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NZ's two historians specialised in Darwin:
>
>        The best account of Darwin's views on eugenics and their 
>development is John H Greene, Darwin as a Social Evolutionist'.  It 
>is reprinted in Science, Ideology and World View, U. Calif. P. 1981. 
>                 The title should say Social Darwinist rather than 
>Social Evolutionist. 
>                 Greene argues that Darwin took up the ideas of other 
>people and tried them out, but was unable to decide how far to take 
>the social Darwinist argument.  The logic seemed unassailable but he 
>didn't like the anti-humanitarian conclusions so he was ambiguous in 
>his statements.
>
>         There is also a note by Richard Weikart in Isis vol 
>86, 1995, 609-611 'A recently discovered Darwin letter on social 
>Darwinism'.   Darwin is pro-social darwinism in this. 
>
>         Overall he wasn't a great public advocate of eugenics, but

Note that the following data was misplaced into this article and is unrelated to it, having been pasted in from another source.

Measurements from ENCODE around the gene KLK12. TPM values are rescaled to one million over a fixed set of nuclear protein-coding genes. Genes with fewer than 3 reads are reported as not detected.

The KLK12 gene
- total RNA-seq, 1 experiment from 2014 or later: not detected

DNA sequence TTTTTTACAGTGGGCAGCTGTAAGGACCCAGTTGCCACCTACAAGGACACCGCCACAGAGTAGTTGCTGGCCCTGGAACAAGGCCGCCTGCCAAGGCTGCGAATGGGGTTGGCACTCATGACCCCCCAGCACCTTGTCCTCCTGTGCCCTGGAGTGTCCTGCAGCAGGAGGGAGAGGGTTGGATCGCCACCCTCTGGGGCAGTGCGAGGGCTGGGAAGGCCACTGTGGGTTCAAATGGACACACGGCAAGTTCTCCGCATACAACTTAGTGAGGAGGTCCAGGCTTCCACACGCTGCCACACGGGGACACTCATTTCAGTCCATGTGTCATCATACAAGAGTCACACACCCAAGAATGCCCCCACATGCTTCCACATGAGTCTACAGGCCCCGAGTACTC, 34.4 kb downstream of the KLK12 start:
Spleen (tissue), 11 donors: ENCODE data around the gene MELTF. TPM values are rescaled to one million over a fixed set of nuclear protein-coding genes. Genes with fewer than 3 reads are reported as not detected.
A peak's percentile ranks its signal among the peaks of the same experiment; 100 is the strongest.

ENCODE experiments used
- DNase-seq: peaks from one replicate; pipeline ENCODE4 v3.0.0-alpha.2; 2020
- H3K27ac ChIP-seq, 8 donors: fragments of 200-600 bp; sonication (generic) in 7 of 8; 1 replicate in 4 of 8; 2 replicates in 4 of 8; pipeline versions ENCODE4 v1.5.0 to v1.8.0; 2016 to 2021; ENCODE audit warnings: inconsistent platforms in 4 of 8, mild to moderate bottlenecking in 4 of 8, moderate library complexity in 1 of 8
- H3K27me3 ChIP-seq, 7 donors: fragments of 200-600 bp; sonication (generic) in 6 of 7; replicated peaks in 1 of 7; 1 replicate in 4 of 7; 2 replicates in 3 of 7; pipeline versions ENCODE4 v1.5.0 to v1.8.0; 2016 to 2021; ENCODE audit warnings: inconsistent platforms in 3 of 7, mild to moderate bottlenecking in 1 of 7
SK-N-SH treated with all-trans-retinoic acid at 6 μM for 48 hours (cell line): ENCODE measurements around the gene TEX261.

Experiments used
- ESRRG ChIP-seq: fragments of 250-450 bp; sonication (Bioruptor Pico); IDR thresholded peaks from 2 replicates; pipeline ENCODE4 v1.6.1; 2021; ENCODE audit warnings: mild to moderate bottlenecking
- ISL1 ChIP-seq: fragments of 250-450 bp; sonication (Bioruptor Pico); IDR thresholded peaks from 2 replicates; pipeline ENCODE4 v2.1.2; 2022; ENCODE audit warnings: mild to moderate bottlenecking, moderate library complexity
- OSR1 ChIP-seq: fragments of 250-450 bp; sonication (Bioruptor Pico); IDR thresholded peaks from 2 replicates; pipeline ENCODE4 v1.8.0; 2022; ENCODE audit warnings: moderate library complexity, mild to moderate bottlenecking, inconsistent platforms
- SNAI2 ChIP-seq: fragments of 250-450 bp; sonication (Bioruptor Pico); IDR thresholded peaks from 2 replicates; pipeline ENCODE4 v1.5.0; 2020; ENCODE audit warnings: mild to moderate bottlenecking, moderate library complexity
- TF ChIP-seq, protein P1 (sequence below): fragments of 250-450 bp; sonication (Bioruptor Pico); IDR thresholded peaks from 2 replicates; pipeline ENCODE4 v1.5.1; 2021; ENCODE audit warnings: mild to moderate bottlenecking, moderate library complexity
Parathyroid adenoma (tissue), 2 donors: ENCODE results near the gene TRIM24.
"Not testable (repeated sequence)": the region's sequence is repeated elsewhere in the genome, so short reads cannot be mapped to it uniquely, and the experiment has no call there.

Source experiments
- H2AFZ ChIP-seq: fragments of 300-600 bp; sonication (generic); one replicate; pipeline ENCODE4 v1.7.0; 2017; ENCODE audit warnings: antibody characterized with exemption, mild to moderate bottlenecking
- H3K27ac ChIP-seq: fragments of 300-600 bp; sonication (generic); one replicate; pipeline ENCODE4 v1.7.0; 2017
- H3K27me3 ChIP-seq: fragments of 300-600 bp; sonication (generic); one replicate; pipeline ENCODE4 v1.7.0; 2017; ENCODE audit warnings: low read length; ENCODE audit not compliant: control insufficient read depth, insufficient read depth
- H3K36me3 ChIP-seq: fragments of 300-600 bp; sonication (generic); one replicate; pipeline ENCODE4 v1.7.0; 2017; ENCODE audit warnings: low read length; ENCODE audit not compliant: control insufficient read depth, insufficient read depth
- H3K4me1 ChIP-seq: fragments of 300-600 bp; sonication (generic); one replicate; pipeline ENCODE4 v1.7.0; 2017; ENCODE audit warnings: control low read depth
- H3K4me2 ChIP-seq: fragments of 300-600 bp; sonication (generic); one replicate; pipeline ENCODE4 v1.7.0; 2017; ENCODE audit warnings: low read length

>he seems to have been privately persuaded.

	What with skilful forgeries like the 'Lady Hope' furphy 
(depicting Darwin as having regained faith in a big way just before 
his death), perhaps someone will challenge this summary.  Meanwhile, 
it seems to be authoritative.  Now how is it relevant to the fight 
against "creationism"?

	"Creationists" fanatical enough to tell lies for God would be 
quite capable of misrepresenting what Darwin said about eugenics. 
"Creationism" detests neoDarwinism (as do I, but on different 
grounds).  It tends 'therefore' to vilify Darwin.  This new attempt 
to align Darwin with Nazi eugenics is wrong on several levels, 
illustrating the depth of dishonesy characteristic of "creationism".

RM